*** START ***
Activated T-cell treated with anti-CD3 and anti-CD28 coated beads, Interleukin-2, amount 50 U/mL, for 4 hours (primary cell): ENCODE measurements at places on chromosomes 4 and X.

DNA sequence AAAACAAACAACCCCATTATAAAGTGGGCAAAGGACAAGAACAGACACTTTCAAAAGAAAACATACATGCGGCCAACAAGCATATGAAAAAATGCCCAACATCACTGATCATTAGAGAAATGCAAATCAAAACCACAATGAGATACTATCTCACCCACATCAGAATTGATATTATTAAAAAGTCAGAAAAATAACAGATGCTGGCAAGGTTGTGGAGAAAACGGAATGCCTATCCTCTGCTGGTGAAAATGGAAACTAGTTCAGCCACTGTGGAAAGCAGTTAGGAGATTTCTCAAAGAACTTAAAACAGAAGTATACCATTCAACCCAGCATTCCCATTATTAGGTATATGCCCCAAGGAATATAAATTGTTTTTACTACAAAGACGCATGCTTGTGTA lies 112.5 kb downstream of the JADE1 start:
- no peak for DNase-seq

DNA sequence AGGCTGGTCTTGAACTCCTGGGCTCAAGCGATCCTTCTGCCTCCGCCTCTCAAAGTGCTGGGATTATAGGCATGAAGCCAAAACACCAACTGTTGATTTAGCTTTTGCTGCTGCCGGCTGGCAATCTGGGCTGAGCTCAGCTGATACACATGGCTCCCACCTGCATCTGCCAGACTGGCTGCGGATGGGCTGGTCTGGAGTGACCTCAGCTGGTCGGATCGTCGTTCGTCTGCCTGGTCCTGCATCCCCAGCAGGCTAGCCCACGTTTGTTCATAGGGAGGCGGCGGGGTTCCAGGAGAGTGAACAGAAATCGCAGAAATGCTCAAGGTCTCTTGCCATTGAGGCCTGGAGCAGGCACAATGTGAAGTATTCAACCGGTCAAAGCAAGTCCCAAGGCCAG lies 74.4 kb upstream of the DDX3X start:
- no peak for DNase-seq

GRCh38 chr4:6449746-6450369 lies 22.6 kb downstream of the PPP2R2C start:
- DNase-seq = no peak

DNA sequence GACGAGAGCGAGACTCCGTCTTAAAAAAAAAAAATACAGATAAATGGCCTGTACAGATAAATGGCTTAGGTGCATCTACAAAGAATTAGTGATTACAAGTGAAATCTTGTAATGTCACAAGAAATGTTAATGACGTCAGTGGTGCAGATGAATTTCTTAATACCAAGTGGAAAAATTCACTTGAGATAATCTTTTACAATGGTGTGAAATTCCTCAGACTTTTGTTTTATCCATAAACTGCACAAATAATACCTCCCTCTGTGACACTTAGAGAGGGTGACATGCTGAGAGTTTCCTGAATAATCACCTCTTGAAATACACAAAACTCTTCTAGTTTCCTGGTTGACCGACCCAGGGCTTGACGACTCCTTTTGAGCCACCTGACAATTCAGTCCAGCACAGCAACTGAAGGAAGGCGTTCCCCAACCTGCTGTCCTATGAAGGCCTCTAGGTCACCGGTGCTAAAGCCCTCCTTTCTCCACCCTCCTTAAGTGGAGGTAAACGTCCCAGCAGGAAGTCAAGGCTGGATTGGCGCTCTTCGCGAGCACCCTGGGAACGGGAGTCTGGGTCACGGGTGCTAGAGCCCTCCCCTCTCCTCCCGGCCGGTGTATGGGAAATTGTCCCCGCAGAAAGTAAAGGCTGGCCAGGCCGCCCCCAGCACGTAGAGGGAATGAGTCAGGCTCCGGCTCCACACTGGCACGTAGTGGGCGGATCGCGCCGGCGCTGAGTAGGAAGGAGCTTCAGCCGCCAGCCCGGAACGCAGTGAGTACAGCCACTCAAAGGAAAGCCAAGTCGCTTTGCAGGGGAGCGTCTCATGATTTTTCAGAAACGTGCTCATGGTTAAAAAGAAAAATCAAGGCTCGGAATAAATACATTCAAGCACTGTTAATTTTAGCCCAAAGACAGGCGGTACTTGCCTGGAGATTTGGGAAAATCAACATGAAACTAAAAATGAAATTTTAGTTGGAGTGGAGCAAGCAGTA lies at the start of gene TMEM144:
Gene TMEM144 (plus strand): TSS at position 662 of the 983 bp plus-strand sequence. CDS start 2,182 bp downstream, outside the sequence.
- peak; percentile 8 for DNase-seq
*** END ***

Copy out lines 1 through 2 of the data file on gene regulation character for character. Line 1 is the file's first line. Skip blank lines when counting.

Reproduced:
Activated T-cell treated with anti-CD3 and anti-CD28 coated beads, Interleukin-2, amount 50 U/mL, for 4 hours (primary cell): ENCODE measurements at places on chromosomes 4 and X.

DNA sequence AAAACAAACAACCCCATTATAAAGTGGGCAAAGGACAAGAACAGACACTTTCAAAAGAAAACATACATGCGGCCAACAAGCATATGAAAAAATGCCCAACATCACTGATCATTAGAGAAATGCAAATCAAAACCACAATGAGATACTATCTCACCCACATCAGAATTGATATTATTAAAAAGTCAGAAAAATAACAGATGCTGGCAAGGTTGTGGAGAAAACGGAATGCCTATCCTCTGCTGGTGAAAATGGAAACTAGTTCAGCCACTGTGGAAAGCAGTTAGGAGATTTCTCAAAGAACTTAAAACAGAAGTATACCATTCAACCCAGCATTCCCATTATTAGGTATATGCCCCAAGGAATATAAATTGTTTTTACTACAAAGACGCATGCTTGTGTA lies 112.5 kb downstream of the JADE1 start: